Charter Communications inked a multiyear pact with TiVo to supply DVR set-tops as well as provide technology to merge traditional cable TV with Internet-delivered content.
Under the deal -- which represents one of TiVo's biggest service provider wins in years -- Charter this year will launch TiVo's Premiere DVR in unspecified markets, along with forthcoming multiroom DVR features. The MSO also will use the TiVo guide on non-DVR set-tops.
TiVo "will be our primary multiroom/whole-house solution and preferred DVR service for our customers," Charter spokeswoman Anita Lamont said.
Charter evaluated several options and "the selection of TiVo as a partner was based on our strategy to alter the dynamic of our video business by offering customers a better overall video experience," Lamont said. "Next-gen architecture is here now and having the ability to deploy TiVo to our customers within a few months is appealing."
In a subsequent phase of their partnership, Charter will expand its TiVo-based service with new devices, features and third-party applications using the DVR company's discovery, search, navigation and recommendation features. That, according to Charter, will provide "the best of traditional and next-generation television," combining linear TV, video on demand, Internet video and IP applications all through a single interface.
"We're integrating formerly disparate worlds of traditional television and online content, and making it simple for customers to quickly find the content they're looking for, as well as greatly expand their entertainment choices," Charter president and CEO Mike Lovett said in a statement.
Continued Lovett, "Our strategic relationship with TiVo is a significant step in Charter's multiyear effort to become the solutions provider for home entertainment and consumer information technology. With our superior IP infrastructure, we're leading the way with TiVo to create a user-friendly entertainment experience that leverages an open standards platform to enable IP content and bring a whole new world of applications to the television."
Charter, the fourth-largest U.S. cable operator, has about 4.7 million video subscribers.
Among TiVo's other deals with service providers, Suddenlink Communications and RCN have rolled out TiVo Premiere DVRs with over-the-top content in select markets, and the U.K.'s Virgin Media soft-launched a TiVo service on Cisco boxes last month. DirecTV is expected to debut an HD DVR with TiVo's interface sometime in 2011.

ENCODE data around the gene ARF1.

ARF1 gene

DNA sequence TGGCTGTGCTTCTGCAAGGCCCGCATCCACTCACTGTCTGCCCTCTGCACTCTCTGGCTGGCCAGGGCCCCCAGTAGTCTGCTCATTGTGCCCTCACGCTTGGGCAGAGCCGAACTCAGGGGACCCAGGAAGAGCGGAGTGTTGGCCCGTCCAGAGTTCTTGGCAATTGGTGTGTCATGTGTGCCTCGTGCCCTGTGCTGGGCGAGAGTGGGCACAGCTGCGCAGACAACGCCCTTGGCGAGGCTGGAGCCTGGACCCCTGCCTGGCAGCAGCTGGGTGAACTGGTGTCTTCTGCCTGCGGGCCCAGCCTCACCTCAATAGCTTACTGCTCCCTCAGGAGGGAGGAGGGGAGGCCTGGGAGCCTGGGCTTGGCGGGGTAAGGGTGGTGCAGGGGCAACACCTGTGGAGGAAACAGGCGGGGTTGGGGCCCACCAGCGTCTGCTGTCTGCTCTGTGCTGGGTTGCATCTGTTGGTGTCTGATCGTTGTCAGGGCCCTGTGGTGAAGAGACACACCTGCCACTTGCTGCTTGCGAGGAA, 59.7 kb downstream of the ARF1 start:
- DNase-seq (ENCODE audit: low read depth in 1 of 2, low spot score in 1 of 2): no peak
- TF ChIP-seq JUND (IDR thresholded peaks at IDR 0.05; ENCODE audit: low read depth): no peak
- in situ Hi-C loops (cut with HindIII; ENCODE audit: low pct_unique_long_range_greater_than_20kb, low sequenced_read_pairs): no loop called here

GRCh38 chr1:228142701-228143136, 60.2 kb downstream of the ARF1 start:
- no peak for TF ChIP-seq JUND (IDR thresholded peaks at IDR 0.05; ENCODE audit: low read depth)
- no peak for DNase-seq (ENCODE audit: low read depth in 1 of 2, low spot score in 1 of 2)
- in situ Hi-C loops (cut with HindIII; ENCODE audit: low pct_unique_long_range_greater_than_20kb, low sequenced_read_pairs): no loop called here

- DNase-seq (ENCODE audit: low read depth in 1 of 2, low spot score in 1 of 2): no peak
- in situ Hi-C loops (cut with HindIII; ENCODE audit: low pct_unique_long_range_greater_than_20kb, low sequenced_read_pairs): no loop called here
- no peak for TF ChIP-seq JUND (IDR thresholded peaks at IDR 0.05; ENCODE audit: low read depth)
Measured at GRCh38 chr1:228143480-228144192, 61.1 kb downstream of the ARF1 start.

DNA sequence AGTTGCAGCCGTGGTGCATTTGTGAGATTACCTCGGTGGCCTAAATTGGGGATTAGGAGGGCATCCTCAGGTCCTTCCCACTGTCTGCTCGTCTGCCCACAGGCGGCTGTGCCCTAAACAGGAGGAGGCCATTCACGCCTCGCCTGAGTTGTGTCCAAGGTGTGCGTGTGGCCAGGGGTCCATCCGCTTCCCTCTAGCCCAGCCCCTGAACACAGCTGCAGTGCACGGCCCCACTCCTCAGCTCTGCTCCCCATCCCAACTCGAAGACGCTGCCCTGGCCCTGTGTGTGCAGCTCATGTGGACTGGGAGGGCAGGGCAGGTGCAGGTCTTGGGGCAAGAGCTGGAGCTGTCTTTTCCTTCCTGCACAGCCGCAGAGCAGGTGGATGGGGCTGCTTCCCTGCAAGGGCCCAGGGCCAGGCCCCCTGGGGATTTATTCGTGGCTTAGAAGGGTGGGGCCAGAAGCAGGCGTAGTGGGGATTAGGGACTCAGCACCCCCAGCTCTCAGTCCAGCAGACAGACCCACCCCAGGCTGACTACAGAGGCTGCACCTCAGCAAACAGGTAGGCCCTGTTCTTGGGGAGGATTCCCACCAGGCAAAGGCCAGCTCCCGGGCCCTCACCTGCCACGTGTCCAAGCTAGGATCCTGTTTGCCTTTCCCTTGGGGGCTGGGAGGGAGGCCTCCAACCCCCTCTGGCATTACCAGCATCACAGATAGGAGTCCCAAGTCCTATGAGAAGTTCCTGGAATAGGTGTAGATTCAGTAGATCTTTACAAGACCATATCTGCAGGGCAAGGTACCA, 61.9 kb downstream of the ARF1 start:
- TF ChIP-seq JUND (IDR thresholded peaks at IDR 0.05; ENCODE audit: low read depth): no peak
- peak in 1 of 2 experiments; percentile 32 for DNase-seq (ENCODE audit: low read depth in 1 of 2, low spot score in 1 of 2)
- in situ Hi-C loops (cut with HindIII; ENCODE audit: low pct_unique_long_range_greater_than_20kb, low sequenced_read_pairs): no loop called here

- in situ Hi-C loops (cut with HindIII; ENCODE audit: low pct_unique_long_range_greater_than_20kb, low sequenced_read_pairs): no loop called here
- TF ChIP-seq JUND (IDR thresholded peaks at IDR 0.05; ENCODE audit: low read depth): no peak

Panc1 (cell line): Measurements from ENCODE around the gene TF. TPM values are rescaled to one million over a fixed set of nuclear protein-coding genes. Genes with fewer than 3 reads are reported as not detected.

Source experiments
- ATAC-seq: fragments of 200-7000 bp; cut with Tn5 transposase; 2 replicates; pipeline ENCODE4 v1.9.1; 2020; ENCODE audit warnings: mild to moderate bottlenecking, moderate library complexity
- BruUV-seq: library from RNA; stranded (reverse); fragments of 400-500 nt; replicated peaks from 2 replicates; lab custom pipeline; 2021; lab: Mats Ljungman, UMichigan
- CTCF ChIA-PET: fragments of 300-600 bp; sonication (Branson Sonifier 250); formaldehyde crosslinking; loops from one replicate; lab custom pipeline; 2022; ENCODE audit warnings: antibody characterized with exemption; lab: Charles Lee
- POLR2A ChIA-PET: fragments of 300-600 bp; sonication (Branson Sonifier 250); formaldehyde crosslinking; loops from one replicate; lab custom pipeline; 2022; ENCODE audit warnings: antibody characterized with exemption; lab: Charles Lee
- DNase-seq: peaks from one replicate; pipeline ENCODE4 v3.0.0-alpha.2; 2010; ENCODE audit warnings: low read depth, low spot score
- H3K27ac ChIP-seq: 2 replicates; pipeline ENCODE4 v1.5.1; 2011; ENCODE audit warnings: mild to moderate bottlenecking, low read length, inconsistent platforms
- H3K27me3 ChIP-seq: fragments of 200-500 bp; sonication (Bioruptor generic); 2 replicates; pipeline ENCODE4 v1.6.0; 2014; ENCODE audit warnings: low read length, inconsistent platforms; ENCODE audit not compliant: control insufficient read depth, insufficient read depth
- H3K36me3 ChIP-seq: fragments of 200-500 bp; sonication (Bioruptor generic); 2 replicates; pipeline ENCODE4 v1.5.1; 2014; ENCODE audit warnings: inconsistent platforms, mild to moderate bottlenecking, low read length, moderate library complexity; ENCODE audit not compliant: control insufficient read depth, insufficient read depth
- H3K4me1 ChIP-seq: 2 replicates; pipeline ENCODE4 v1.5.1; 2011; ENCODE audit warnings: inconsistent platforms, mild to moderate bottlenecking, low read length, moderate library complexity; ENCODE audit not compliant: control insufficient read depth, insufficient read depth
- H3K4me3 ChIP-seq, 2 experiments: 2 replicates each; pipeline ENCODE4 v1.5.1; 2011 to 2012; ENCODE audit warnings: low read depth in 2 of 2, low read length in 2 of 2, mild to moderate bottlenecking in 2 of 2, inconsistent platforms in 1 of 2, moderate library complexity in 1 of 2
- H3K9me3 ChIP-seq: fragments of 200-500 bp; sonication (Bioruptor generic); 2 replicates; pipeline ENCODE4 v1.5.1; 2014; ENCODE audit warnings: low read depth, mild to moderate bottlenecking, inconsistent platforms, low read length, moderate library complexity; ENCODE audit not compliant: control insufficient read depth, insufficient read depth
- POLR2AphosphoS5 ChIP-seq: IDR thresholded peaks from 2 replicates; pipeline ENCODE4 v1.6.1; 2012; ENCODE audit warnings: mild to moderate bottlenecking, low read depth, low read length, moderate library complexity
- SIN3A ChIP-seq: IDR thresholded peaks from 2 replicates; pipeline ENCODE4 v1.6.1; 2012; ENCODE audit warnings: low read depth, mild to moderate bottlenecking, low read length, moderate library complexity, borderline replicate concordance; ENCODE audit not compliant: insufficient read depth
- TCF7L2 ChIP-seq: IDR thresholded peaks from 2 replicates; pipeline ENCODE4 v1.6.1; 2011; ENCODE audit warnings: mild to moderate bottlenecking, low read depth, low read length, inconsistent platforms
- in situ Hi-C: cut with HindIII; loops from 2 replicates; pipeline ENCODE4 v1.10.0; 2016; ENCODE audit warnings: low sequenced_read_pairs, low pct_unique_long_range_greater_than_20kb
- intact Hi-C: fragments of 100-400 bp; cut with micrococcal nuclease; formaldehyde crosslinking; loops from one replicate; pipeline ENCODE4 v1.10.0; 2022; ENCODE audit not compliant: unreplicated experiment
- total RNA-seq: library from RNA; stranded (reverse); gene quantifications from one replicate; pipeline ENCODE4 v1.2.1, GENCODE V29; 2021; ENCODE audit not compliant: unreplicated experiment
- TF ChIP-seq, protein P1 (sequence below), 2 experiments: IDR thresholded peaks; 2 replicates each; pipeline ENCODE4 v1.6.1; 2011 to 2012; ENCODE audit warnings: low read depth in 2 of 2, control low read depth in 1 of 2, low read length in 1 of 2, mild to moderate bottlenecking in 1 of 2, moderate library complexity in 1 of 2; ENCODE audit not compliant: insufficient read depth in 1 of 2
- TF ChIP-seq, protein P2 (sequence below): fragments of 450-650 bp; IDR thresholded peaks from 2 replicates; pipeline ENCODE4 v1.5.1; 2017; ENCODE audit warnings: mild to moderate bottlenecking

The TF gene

TiVo's distribution deals with Comcast and Cox Communications, on the other hand, never took off as expected although Cox is working with the company to let users of retail TiVos access its VOD service.
"We are thrilled to have been selected by Charter for its next generation video platform, which builds on the distribution momentum we saw throughout 2010 for our products," TiVo president and CEO Tom Rogers said in a statement. "Charter's strategic direction is highly aligned with the way we see consumer entertainment demands evolving.... While numerous consumer-electronic players point to so-called connected experiences on various platforms, our relationship with Charter underscores our mutual recognition of the importance of a fully integrated user experience in building a video platform that truly unifies all available content in a world of rapidly expanding choices for the consumer."
The initial TiVo market launches in Charter territories will include Web applications, such as access to local news, sports and weather, as well as Facebook and Twitter updates, right from the TV, plus access to Charter's VOD library, including more than 900 high-definition titles.
Charter's TiVo DVR will provide "Internet video from top destinations," as well as an iPad app to let subscribers browse the program guide and recorded shows, schedule recordings and perform other tasks.
The TiVo Premiere provides storage for up to 45 hours of HD programming or up to 400 hours of standard-definition programming and supports both 1080i and 1080p HD formats.
Certain features of Internet-connected TiVos, however, will not be available through Charter, such as Netflix's instant-streaming service. In the case of Netflix, TiVo's rights to offer the streaming capabilities don't extend to devices distributed via multichannel video programming distributors.
Separately, TiVo is still awaiting a decision in its litigation against Dish Network, pending before the U.S. Court of Appeals for the Federal Circuit. In addition, TiVo has patent-infringement suits pending against Verizon Communications and AT&T, and the company is itself the target of a patent lawsuit from Microsoft, whose Mediaroom IPTV software is used by AT&T.
The smarter way to stay on top of the multichannel video marketplace. Sign up below.
Thank you for signing up to Multichannel News. You will receive a verification email shortly.
There was a problem. Please refresh the page and try again.